Somos 11 Millones/We Are 11 Million

by Joseph McKeown


Somos 11 Millones/We Are 11 Million  by Andrea Bowers (with Movimiento Cosecha)

Somos 11 Millones/We Are 11 Million by Andrea Bowers (with Movimiento Cosecha)

Los Angeles-based artist Andrea Bowers uses video, drawing, and installation pieces to combine art and activism in the struggle for social justice. For this piece on the High Line, Bowers collaborated with the immigrant rights activist group Movimiento Cosecha to write a slogan in support of DREAMers. The neon sign reading “Somos 11 Millones / We Are 11 Million” references the number of undocumented immigrants in the US. The piece is part of a group exhibition on the High Line that looks at the “power of art to change society, the role of art in public space, and whether art can be a form of protest.”


Bloomberg Law: “Proposal to Undo Guestworker Spouse Work Permits Coming Soon”

by Joseph McKeown


A proposed rule to reverse an Obama administration regulation granting employment authorization to the spouses of certain H-1B workers is expected to proceed within the next three months. The 2015 regulation provides work authorization to the spouses of certain H-1B workers who are seeking employment-based lawful permanent resident status.  Bloomberg Law says that more than 90,000 work cards have been issued, the majority of them granted to women from India.

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Politico: “The Man Behind Trump’s ‘Invisible Wall’”

by Joseph McKeown


Lee Francis Cissna is the multilingual son of a Peruvian immigrant and son-in-law of a refugee from Palestine. He is also the Director of US Citizenship & Immigration Services (USCIS), and has overseen some of the Trump administration’s toughest immigration policy changes. Politico interviewed a selection of Cissna’s current and former co-workers, classmates, and friends, in order to obtain a better understanding of the man involved with many of the harsh Trump administration policy changes, including the recent “zero-tolerance” policy which resulted in thousands of family separations. “We’re pretty stunned that a guy who is compassionate, funny, proud of his immigrant mother from Latin America, that he would now be one of the key architects of the seemingly heartless policy of separating families,” Dan Manatt, a documentary filmmaker and former classmate of Cissna’s at Georgetown Law School, tells Politico.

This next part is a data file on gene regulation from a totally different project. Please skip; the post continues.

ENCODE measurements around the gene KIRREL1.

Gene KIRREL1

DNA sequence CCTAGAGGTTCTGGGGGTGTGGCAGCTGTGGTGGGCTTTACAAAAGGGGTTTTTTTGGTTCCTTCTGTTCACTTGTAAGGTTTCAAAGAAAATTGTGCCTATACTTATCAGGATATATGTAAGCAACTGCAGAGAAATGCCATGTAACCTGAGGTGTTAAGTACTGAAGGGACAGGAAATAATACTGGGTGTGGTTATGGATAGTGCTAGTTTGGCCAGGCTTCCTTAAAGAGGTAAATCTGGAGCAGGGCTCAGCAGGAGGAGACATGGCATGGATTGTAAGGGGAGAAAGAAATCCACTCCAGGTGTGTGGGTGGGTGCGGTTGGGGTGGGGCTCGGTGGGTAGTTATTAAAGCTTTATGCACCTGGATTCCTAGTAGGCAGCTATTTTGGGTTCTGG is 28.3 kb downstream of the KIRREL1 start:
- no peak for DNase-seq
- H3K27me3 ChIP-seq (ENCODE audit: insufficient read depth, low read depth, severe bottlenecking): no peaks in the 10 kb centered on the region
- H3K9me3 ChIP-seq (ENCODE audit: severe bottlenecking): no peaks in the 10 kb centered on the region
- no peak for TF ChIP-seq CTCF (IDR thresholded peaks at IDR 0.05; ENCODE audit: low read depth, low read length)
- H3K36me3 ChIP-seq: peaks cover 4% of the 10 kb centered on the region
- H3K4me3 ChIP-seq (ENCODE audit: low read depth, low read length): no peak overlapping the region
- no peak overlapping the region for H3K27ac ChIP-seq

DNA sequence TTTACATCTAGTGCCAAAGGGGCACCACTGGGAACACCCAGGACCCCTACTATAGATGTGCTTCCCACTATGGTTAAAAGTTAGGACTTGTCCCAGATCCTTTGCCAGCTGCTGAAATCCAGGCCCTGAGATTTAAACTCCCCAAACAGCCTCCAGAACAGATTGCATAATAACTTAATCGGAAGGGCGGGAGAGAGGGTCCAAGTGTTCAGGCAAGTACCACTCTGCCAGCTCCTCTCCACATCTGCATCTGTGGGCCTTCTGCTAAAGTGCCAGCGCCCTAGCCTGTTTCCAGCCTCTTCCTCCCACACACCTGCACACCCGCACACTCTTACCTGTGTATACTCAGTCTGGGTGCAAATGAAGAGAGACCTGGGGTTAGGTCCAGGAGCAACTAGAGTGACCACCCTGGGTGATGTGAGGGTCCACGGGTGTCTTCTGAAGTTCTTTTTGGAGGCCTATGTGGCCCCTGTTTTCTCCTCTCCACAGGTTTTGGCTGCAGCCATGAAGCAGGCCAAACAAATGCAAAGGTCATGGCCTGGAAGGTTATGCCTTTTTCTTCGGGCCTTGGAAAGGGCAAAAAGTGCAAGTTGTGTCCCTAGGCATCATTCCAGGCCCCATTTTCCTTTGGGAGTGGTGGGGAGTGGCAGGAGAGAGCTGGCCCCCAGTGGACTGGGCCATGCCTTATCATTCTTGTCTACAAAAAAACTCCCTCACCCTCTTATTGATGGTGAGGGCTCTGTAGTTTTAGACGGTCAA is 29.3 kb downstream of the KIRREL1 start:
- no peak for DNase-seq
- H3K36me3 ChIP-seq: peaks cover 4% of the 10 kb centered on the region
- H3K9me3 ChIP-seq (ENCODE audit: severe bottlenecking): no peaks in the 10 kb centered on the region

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The New York Times: “$10 Million from FEMA Diverted to Pay for Immigration Detention Centers, Document Shows”

by Ashley Quinn


The Department of Homeland Security (DHS) reallocated funds for use by the Federal Emergency Management Agency (FEMA) for hurricanes and natural disaster relief to Immigration and Customs Enforcement (ICE) in order to pay for additional detention centers and removal operations, according to a document released by Senator Jeff Merkley of Oregon last week. Merkley released the thirty-nine-page document to The Washington Post as Hurricane Florence approached the East Coast. The document notes a transfer of funds, originally meant for efforts including “Preparedness and Protection” and “Response and Recovery,” that was transferred to ICE for detention beds, transportation, and removal programs.  “At the start of hurricane season – when American citizens in Puerto Rico and the U.S. Virgin Islands are still suffering from FEMA’s inadequate recovery efforts – the administration transferred millions of dollars away from FEMA. And for what? To implement their profoundly misguided ‘zero-tolerance’ policy,” Merkley says.

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USCIS Now Accepting Copies of Negative O Visa Consultations Directly from Labor Unions

by Joseph McKeown


US Citizenship & Immigration Services (USCIS) announced that effective immediately the agency will now accept copies of negative consultation letters directly from labor unions relating to O nonimmigrant visa petition submissions. In general, USCIS requires consultation letters from a US peer group, labor organization, or management organization for O petitions. Usually, the petitioner submits the necessary O visa consultation with the petition. While that requirement remains unchanged, labor unions should now send copies of negative O nonimmigrant consultation letters to UnionConsultationMailbox@uscis.dhs.gov.

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Visa Options for Internships and Training Programs in the US

by Elizabeth Brettschneider & Carolyn Szaiff Alvarez


For foreign students who want to boost their resume with real-world experience, or young professionals starting out their career who want to sharpen their skills, or even seasoned professionals who want to round out their global industry knowledge, internships and training programs in the US might be excellent opportunities. When foreign nationals secure internships/training programs in the US, there are three nonimmigrant visa types in particular that may be most appropriate: the J-1, H-3, or B-1. In this post, we explain the basics of each visa type and also include a chart that breaks down in more detail their differences. As always, foreign nationals should consult with an experienced immigration attorney when deciding what the best visa option is for their particular circumstances.

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